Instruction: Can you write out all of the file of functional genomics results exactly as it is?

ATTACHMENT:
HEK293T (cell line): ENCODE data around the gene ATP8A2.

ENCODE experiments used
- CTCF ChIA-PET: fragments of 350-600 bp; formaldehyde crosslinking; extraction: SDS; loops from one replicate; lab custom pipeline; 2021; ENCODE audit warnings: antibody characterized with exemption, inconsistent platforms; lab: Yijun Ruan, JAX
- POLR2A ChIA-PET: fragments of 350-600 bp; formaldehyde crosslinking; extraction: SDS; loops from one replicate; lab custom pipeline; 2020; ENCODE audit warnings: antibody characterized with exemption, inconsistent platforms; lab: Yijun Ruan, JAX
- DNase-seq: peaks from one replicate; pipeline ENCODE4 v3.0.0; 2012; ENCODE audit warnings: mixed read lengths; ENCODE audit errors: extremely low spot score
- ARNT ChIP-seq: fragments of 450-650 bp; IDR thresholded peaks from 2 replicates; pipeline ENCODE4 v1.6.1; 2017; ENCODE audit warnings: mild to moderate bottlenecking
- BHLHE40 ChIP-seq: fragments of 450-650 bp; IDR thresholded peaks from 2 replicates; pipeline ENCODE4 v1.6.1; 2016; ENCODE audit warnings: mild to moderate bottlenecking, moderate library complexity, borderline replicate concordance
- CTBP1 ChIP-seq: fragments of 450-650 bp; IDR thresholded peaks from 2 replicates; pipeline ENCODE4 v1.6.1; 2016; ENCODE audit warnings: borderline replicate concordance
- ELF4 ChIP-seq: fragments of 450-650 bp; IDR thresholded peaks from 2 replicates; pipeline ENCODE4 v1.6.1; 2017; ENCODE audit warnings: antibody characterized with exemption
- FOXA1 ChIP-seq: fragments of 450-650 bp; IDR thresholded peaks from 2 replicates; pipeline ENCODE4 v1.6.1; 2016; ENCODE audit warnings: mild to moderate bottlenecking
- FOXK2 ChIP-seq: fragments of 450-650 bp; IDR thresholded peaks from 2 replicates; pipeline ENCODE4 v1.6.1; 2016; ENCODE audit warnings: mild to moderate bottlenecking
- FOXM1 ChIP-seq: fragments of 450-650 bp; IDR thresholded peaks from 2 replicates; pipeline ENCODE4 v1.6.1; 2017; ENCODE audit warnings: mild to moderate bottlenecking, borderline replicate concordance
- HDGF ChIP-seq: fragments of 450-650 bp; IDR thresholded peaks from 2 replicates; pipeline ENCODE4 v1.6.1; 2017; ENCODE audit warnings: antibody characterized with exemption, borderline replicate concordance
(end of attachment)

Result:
HEK293T (cell line): ENCODE data around the gene ATP8A2.

ENCODE experiments used
- CTCF ChIA-PET: fragments of 350-600 bp; formaldehyde crosslinking; extraction: SDS; loops from one replicate; lab custom pipeline; 2021; ENCODE audit warnings: antibody characterized with exemption, inconsistent platforms; lab: Yijun Ruan, JAX
- POLR2A ChIA-PET: fragments of 350-600 bp; formaldehyde crosslinking; extraction: SDS; loops from one replicate; lab custom pipeline; 2020; ENCODE audit warnings: antibody characterized with exemption, inconsistent platforms; lab: Yijun Ruan, JAX
- DNase-seq: peaks from one replicate; pipeline ENCODE4 v3.0.0; 2012; ENCODE audit warnings: mixed read lengths; ENCODE audit errors: extremely low spot score
- ARNT ChIP-seq: fragments of 450-650 bp; IDR thresholded peaks from 2 replicates; pipeline ENCODE4 v1.6.1; 2017; ENCODE audit warnings: mild to moderate bottlenecking
- BHLHE40 ChIP-seq: fragments of 450-650 bp; IDR thresholded peaks from 2 replicates; pipeline ENCODE4 v1.6.1; 2016; ENCODE audit warnings: mild to moderate bottlenecking, moderate library complexity, borderline replicate concordance
- CTBP1 ChIP-seq: fragments of 450-650 bp; IDR thresholded peaks from 2 replicates; pipeline ENCODE4 v1.6.1; 2016; ENCODE audit warnings: borderline replicate concordance
- ELF4 ChIP-seq: fragments of 450-650 bp; IDR thresholded peaks from 2 replicates; pipeline ENCODE4 v1.6.1; 2017; ENCODE audit warnings: antibody characterized with exemption
- FOXA1 ChIP-seq: fragments of 450-650 bp; IDR thresholded peaks from 2 replicates; pipeline ENCODE4 v1.6.1; 2016; ENCODE audit warnings: mild to moderate bottlenecking
- FOXK2 ChIP-seq: fragments of 450-650 bp; IDR thresholded peaks from 2 replicates; pipeline ENCODE4 v1.6.1; 2016; ENCODE audit warnings: mild to moderate bottlenecking
- FOXM1 ChIP-seq: fragments of 450-650 bp; IDR thresholded peaks from 2 replicates; pipeline ENCODE4 v1.6.1; 2017; ENCODE audit warnings: mild to moderate bottlenecking, borderline replicate concordance
- HDGF ChIP-seq: fragments of 450-650 bp; IDR thresholded peaks from 2 replicates; pipeline ENCODE4 v1.6.1; 2017; ENCODE audit warnings: antibody characterized with exemption, borderline replicate concordance